This paper discusses three potential models of how market players could adopt DLTs for performing core post-trade functions. The DLT could be adopted either: (i) in clusters, (ii) collectively, or (iii) peer to peer. The evaluation of the three adoption models assumes that they are all equally compatible with the regulatory framework. It shows that, assuming this to be the case, they would each have different advantages and costs.

No. 171
15 April 2016
Basel III and recourse to Eurosystem monetary policy operations

Abstract

JEL Classification

G28 : Financial Economics→Financial Institutions and Services→Government Policy and Regulation

E58 : Macroeconomics and Monetary Economics→Monetary Policy, Central Banking, and the Supply of Money and Credit→Central Banks and Their Policies

Abstract

Following the emergence of the financial crisis in August 2007, the Basel Committee on Banking Supervision established in 2010 a new global regulatory framework. In addition to raising capital requirements, it introduced three ratios, two of which set out minimum standards for liquidity and funding risk, i.e. the liquidity coverage ratio and the net stable funding ratio, and one which aims to limit leverage in the banking system, i.e. the leverage ratio. All three ratios can have a number of implications for monetary policy implementation, in particular the liquidity coverage ratio and the net stable funding ratio owing to the special role of central banks in providing liquidity. This paper investigates the extent to which the regulatory initiatives might have already had an impact on banks

No. 170
8 April 2016
Strengthening the role of local currencies in EU candidate and potential candidate countries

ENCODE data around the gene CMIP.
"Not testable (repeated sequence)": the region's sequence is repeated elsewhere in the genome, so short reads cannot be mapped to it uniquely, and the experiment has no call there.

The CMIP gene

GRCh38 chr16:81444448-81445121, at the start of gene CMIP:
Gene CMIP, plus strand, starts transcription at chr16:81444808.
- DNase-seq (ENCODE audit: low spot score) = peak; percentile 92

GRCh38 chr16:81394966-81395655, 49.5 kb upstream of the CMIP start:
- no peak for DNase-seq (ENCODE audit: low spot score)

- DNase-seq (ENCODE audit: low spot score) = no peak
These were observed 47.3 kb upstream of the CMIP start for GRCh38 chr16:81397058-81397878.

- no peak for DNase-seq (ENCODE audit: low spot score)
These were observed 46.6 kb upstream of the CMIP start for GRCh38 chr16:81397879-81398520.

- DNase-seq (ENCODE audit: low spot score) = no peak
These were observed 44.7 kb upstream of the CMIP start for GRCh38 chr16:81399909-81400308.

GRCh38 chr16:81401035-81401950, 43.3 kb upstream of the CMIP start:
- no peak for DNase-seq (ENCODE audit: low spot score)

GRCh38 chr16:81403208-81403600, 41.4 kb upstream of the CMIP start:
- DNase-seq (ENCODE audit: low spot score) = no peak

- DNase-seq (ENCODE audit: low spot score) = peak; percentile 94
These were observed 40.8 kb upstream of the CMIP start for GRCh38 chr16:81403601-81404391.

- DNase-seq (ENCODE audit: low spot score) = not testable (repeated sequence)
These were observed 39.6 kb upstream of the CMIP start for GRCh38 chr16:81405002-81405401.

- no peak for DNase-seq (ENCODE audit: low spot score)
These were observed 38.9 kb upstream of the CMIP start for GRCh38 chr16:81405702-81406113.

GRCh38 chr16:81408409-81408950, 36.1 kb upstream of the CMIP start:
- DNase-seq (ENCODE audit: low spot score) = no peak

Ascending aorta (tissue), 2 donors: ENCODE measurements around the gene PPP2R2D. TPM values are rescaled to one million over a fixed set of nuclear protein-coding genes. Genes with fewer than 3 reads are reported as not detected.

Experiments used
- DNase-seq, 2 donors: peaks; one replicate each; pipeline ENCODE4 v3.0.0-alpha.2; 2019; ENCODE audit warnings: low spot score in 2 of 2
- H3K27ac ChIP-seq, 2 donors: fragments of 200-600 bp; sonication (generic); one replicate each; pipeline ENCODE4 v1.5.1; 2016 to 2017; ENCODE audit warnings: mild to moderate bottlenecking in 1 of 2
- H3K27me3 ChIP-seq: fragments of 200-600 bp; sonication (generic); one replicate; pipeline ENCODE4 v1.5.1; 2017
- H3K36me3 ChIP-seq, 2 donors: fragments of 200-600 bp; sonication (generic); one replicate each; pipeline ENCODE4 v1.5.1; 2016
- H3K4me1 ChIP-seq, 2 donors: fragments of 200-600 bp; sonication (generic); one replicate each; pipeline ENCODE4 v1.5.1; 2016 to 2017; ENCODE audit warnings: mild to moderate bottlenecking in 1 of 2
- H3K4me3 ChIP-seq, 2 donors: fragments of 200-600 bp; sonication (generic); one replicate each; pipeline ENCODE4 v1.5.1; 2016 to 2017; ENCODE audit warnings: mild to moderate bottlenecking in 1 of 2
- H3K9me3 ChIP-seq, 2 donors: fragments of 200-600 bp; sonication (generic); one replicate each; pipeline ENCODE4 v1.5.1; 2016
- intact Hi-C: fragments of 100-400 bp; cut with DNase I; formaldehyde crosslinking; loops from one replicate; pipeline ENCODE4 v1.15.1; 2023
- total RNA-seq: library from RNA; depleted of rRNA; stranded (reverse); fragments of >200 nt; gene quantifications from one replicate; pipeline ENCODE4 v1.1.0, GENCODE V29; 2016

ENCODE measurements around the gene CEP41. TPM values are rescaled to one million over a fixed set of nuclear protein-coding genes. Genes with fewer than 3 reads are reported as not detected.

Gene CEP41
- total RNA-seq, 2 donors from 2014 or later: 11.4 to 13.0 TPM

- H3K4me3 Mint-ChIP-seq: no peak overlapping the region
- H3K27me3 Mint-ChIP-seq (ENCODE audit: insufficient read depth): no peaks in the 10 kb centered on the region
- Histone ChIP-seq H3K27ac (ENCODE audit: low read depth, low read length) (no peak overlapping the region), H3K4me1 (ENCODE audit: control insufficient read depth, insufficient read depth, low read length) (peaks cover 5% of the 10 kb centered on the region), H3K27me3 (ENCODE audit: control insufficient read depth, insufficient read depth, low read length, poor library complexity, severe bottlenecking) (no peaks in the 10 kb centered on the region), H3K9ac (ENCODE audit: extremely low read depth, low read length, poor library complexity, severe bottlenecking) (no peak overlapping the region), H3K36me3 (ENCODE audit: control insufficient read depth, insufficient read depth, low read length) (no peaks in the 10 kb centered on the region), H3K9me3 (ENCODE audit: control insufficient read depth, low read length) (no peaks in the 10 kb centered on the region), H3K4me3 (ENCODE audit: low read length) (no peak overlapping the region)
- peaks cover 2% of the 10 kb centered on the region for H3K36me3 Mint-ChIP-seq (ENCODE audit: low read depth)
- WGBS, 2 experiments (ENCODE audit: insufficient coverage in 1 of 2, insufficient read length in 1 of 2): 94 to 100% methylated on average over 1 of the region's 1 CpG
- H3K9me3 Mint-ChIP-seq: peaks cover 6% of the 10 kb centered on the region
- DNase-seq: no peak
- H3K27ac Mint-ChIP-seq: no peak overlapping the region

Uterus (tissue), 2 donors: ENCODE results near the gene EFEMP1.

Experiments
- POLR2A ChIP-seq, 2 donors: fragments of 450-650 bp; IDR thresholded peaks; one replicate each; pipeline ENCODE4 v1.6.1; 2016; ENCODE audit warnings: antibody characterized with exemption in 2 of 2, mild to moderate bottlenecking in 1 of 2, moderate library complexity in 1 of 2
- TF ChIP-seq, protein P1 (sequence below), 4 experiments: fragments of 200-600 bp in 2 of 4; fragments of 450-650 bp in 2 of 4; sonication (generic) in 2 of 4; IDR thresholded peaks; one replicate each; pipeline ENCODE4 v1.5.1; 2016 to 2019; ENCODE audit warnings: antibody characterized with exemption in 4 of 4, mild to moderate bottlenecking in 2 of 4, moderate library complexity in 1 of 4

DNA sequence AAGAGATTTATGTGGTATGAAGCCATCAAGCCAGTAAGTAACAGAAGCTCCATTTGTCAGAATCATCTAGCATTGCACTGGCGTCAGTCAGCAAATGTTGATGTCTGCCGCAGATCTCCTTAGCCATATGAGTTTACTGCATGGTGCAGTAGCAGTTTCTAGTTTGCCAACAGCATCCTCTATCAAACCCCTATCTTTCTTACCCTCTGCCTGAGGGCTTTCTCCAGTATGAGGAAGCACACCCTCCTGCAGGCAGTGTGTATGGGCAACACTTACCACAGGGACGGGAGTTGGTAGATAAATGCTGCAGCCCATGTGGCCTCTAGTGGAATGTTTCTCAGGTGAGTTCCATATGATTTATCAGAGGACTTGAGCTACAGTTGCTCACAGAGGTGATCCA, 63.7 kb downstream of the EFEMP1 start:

Abstract

JEL Classification

E42 : Macroeconomics and Monetary Economics→Money and Interest Rates→Monetary Systems, Standards, Regimes, Government and the Monetary System, Payment Systems

E52 : Macroeconomics and Monetary Economics→Monetary Policy, Central Banking, and the Supply of Money and Credit→Monetary Policy

E58 : Macroeconomics and Monetary Economics→Monetary Policy, Central Banking, and the Supply of Money and Credit→Central Banks and Their Policies

F31 : International Economics→International Finance→Foreign Exchange

F41 : International Economics→Macroeconomic Aspects of International Trade and Finance→Open Economy Macroeconomics

G28 : Financial Economics→Financial Institutions and Services→Government Policy and Regulation

Abstract

This paper deals with the phenomenon of high levels of unofficial euroisation in countries preparing for EU membership (Albania, Bosnia and Herzegovina, the former Yugoslav Republic of Macedonia, Serbia and Turkey). The challenges stemming from unofficial euroisation are particularly relevant for central banks as high degrees of euroisation reduce the effectiveness of monetary policy and create risks to financial stability. Unofficial euroisation in these countries is fuelled by legacies of inflation and macroeconomic imbalances, close economic and financial linkages with the euro area, as well as the perspective of EU membership. While euroisation (or, more generally, dollarisation) is typically a sticky phenomenon that is difficult to reverse, entrenched as it is in the behaviour and mind-set of economic agents, the paper finds - based also on the experience of countries outside the region - that there is a set of policies under the competence of domestic authorities which are conducive to strengthening the use of domestic currencies, even though efforts to bring down dollarisation or euroisation rates typically take a long time to show results. In this context, macroeconomic stabilisation is a necessary but not sufficient condition. It needs to be flanked by targeted prudential and regulatory measures, as well as efforts to develop local currency capital markets. Authorities in EU candidate and potential candidate countries have already engaged in such endeavours and euroisation rates have gone down to some extent in recent years, though at different levels and at an uneven pace. Nevertheless, further efforts are needed, while acknowledging that some specific factors like the strong presence of euro area headquartered banks in these countries as well as their EU accession perspective are conducive to euroisation.

No. 169
5 April 2016
Profit distribution and loss coverage rules for central banks

Abstract

JEL Classification

E37 : Macroeconomics and Monetary Economics→Prices, Business Fluctuations, and Cycles→Forecasting and Simulation: Models and Applications

E58 : Macroeconomics and Monetary Economics→Monetary Policy, Central Banking, and the Supply of Money and Credit→Central Banks and Their Policies

M48 : Business Administration and Business Economics, Marketing, Accounting→Accounting and Auditing→Government Policy and Regulation